2. Make to-do lists.

When you have a lot on your to-do list, you can make separate lists for what needs to get done and when.

I usually have a running to-do list where I'll add everything I need to do for the week. Then, I'll break that down into daily to-do lists. You can organize your lists by tasks, meetings, reminders, etc.

Pro-tip: Start by writing down all your tasks then organize them by priority so you know which ones to tackle first.

3. Figure out what tools will help you.

Everyone works differently. That's why it's important to figure out how you work best.

Do you like using a physical calendar or a digital calendar? Regardless, you'll need tools to help you stay organized. Below is a quick list of physical and digital tools to help you get started.

Physical Tools

  • Planner
  • Calendar
  • Notepad
  • Folders
  • Journals

Digital Tools

4. Communicate with your team.

Another way to develop organizational skills is to communicate with your team. This will not only help you stay accountable but it will also enable your team to support you.

If you're working on a project with several people, you can communicate updates on your part of the project as they occur or at the end of the day. This is a great way to keep the team organized and on task.

5. Declutter your workspace.

Lastly, to truly be organized, your workspace should be free from clutter.

While not everyone likes to keep everything neat and tidy all the time, you should still only have necessary items on your desk so you don't get distracted. This will help productivity and organization overall.

Organizational Skills at Work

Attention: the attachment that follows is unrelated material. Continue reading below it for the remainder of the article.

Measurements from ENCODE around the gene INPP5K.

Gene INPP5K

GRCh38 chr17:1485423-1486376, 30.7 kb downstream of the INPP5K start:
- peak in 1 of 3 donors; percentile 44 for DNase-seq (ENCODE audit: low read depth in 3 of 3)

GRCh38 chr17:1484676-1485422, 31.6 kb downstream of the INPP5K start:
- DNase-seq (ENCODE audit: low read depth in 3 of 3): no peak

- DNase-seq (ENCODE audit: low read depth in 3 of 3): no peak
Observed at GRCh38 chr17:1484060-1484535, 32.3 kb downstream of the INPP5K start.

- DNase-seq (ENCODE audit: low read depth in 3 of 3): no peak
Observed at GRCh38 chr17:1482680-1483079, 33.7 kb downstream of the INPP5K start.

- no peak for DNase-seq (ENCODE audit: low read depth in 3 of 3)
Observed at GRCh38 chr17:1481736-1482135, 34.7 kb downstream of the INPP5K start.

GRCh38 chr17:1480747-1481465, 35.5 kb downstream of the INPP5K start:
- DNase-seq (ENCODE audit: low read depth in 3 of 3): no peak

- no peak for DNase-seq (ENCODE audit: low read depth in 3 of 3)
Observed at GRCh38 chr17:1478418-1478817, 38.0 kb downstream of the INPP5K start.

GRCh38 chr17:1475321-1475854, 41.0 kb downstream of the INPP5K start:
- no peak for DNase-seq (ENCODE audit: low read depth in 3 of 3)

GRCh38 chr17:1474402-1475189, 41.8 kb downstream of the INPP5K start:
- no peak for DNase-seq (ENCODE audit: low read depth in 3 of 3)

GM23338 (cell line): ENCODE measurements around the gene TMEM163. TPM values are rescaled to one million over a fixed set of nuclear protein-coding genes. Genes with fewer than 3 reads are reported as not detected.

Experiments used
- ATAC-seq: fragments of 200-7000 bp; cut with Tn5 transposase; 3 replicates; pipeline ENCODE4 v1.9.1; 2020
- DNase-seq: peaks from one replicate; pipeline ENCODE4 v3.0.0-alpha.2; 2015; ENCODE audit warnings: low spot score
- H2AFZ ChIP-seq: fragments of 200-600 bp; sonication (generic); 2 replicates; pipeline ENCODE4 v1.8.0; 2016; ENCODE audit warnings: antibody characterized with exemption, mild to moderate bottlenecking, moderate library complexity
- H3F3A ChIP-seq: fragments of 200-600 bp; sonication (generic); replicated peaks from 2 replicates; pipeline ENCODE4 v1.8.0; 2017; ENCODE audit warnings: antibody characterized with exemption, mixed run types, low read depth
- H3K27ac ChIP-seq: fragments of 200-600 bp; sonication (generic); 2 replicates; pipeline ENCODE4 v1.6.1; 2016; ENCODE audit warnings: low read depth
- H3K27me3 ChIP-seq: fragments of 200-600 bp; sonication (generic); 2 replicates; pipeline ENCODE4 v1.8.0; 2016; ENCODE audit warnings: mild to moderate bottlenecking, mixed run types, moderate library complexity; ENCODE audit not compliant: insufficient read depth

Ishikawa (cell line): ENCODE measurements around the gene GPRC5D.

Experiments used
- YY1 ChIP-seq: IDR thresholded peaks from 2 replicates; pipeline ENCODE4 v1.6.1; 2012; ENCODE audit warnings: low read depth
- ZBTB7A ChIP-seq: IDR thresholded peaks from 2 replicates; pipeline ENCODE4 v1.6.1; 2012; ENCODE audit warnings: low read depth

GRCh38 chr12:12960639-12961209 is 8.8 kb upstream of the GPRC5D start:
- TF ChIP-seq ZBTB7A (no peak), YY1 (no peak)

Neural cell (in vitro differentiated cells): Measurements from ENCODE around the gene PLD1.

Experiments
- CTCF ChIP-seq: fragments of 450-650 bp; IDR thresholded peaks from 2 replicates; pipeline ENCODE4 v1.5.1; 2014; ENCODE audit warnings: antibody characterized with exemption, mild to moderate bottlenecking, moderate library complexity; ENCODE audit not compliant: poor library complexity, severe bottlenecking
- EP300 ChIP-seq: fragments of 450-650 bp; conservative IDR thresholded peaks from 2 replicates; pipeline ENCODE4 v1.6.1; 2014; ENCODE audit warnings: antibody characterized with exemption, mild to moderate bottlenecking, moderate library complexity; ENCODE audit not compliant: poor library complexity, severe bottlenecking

Now you might be wondering, "How can I use these organizational skills in the workplace?" and "How can I highlight these skills?"

The first step is to list these skills on your resume when you're applying for jobs. Instead of saying “organizational skills,” list specific ones based on the types outlined above.

If you're in a job interview, think of stories and examples of how you remained organized and how it helped you solve a problem or complete a project successfully. It's important to discuss how you scheduled your time, how you handle multiple assignments, and how you delegate tasks.

While a potential employer might not ask specific questions about organizational skills, you can highlight these stories in questions like "What are your strengths?" and "Why are you a good fit for this role?"

Once you're working for a company, you can highlight your organizational skills during projects or meetings. It's a good idea to use these skills whenever you can because it's sure to impress your boss and help you move forward in your career.

Organizational skills don't just mean that you keep to-do lists. It means you manage your time efficiently, you're productive, can solve problems, and think critically. That's why it's important to develop your organizational skills whenever you can.

Editor's Note: This post was originally published in Sept. 2021 and has been updated for comprehensiveness.

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Originally published Sep 14, 2022 7:00:00 AM, updated September 14 2022

Topics:

Leadership